As big as nine football fields, Volkswagen's new supplier park is key to powering the success of the Chattanooga assembly plant and its new car, officials said Thursday.
"It's a big advantage," said Frank Fischer, chief executive of VW's Chattanooga operations. "The supplier park is a big element of the overall strategy."
On Thursday, VW named five suppliers of vital parts for its new midsize sedan, and the German automaker said two more companies are expected to join them later in the supplier park, expected to be ready by mid-summer.
The supplier park now is under construction next to the assembly plant at Enterprise South industrial park. The supplier companies will assemble parts in the park as well as ready them for use there.
In all, the seven businesses will create about 500 new jobs, helping meet some of the pledge of spin-off employment that officials promised when the $1 billion assembly plant was announced in July 2008.
Officials at each of the suppliers said they intend to hire locally.
"We understand it's important to have local people here," said Tim Buss of ThyssenKrupp, which will provide front and rear axles and employ about 90 workers.
Mr. Fischer said the supplier park is an advantage to VW for vehicle quality and the just-in-time flow of parts.
"It's good for safety and productivity," he said.
Production at the plant, which is to employ more than 2,000 people, is scheduled to start early next year.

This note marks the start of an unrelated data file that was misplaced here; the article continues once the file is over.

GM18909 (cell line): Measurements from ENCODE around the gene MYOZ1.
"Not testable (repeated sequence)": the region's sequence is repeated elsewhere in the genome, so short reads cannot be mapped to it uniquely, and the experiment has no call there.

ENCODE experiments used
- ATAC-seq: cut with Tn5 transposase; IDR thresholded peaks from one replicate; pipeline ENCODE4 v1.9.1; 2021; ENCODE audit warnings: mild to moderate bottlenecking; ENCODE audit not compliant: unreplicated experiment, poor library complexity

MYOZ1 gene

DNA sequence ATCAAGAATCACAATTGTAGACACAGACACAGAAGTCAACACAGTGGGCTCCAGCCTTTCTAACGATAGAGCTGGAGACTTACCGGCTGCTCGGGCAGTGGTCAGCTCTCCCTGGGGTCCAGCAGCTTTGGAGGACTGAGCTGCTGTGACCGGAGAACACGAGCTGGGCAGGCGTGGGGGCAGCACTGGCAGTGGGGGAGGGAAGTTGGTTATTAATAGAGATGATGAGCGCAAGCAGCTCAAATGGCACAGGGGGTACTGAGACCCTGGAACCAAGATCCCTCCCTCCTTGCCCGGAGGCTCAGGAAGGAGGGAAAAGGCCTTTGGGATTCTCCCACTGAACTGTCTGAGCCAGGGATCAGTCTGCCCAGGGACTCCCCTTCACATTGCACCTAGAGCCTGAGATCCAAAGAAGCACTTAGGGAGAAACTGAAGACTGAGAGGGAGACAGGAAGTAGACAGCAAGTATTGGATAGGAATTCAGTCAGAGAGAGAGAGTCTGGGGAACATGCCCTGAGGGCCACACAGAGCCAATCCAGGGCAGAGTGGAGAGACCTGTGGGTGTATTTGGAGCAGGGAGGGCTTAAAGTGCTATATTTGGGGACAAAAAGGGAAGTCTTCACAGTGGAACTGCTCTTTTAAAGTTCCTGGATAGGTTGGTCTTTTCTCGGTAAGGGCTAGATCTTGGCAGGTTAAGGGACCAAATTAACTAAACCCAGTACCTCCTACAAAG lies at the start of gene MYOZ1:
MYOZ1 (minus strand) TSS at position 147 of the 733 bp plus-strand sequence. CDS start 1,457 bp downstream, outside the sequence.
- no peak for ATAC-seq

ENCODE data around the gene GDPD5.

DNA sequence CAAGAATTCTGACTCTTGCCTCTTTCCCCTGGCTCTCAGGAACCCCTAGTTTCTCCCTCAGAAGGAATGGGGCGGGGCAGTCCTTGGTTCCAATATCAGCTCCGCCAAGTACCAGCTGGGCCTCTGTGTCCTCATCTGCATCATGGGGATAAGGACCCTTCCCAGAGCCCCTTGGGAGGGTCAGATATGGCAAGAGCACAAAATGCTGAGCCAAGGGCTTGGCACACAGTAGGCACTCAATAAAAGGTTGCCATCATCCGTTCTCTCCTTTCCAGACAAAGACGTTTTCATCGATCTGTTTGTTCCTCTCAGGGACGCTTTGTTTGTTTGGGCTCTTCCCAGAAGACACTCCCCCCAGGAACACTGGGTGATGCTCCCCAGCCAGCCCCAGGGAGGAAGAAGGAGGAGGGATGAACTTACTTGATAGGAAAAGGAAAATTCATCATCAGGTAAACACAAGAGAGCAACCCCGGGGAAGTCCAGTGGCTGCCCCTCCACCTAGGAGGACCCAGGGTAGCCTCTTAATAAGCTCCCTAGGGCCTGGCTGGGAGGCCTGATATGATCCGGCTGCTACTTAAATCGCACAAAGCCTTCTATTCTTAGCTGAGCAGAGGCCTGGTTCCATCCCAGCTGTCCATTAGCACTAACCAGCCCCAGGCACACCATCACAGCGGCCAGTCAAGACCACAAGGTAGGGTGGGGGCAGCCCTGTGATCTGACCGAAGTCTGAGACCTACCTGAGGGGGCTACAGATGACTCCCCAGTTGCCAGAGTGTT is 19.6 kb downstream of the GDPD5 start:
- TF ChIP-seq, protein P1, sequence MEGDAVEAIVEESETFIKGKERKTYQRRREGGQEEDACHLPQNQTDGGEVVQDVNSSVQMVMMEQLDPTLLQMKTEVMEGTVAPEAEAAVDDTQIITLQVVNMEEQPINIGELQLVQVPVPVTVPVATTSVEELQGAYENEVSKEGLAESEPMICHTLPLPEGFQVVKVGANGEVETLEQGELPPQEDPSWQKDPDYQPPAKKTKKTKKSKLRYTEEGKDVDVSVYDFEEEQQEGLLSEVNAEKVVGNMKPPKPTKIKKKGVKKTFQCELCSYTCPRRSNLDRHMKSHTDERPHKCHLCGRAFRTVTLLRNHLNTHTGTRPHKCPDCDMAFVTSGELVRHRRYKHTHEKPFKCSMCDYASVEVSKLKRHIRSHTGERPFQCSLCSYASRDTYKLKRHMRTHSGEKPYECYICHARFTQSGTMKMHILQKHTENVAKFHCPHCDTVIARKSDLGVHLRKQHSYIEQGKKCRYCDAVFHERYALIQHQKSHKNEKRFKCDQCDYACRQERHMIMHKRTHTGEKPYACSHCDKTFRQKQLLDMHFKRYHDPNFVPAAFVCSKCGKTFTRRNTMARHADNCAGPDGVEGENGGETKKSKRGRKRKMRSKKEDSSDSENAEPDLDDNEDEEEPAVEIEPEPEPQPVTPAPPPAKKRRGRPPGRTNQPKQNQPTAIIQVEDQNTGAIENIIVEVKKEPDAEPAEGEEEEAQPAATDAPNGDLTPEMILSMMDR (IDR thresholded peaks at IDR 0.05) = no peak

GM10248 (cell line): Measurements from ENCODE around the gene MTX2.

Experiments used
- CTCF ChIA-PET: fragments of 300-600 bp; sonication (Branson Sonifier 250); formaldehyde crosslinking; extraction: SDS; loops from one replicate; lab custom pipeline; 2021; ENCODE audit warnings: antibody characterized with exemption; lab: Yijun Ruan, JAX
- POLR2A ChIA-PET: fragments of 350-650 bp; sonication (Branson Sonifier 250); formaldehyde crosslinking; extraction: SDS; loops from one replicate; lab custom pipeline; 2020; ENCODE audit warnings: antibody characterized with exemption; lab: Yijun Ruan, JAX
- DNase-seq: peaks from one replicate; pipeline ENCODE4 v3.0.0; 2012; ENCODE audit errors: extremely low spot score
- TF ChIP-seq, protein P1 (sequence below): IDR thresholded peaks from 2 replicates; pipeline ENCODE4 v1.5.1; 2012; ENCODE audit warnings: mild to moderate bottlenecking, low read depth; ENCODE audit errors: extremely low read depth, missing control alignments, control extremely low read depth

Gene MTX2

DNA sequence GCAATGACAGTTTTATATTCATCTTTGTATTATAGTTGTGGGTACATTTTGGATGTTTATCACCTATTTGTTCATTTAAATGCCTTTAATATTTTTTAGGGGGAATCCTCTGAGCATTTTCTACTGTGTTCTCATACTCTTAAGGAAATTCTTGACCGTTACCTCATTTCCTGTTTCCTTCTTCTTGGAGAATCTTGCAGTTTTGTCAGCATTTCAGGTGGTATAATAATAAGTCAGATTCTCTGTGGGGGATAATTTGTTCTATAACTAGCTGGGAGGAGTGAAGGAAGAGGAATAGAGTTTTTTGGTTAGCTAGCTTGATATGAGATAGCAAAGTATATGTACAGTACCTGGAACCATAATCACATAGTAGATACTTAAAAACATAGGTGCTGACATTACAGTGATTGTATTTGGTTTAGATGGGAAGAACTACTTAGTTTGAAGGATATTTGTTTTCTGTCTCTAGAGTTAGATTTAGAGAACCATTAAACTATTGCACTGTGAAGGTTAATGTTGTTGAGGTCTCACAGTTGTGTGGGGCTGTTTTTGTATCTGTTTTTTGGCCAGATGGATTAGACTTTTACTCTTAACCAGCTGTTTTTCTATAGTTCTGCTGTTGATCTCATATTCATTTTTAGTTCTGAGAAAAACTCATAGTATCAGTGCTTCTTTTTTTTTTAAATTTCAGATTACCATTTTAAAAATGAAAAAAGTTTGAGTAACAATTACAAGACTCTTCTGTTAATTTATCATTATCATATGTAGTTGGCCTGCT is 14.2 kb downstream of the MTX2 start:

Outside the assembly plant, exterior walls of two 223,000-square-foot buildings are going up in the supplier park, developed by VW with a $21 million loan from Bank of America.
Mr. Fischer said the supplier park wasn't easy to pull together amid the shaky economy.
"It took quite some convincing within VW," he said. "Financials are tight."
Supplier company officials said wages for the new jobs will be "competitive" with area businesses, though none would cite any exact figures.
VW is starting its production work force, which now numbers more than 120, at $14.50 per hour, growing to $19.50 per hour over 36 months.
Supplier company pay isn't likely to be so rich.
In West Point, Ga., where Kia Motors late last year fired up a new assembly plant, one of its biggest suppliers begins its workers at $10 an hour plus benefits.
Matt Kisber, the state's economic and community development commissioner, lauded the supplier park and also that a Tennessee Valley company will make "a world-class product" at the plant.
"I can't wait to see the prototype vehicle," he said.
Hamilton County Mayor Claude Ramsey called the supplier park announcement "another good day."
"We've got a trainable work force that's good for your businesses," he told the suppliers.
Chattanooga Mayor Ron Littlefield said he's hopeful many other suppliers will land in the area as VW's network unfolds.
"I look forward to the next chapter," he said.
Mr. Fischer said there's space for more suppliers within the park.
"There's still a lot of room to construct further buildings," he said.
Tom Edd Wilson, the Chattanooga Area Chamber of Commerce's chief executive, cited VW's commitment to the project in the face of the economy.
While some of the suppliers have started hiring locally, most will wait until mid- to late summer to bring on workers.
"They've never wavered one time," he said.
Mr. Fischer said VW employees, which now number about 650 in Chattanooga, are working on the first full prototype of the sedan that will be new to the American market.
Engines for the new sedan will be made at VW facilities in Mexico, Germany and Poland, while gearboxes are slated for production in Argentina and Japan, Mr. Fischer said.
Some auto analysts and others have raised the idea that VW later could put a new engine plant in North America to service the Chattanooga factory, and Hamilton County is expected to seek such a facility should the automaker move ahead.
Continue reading by following these links to related stories: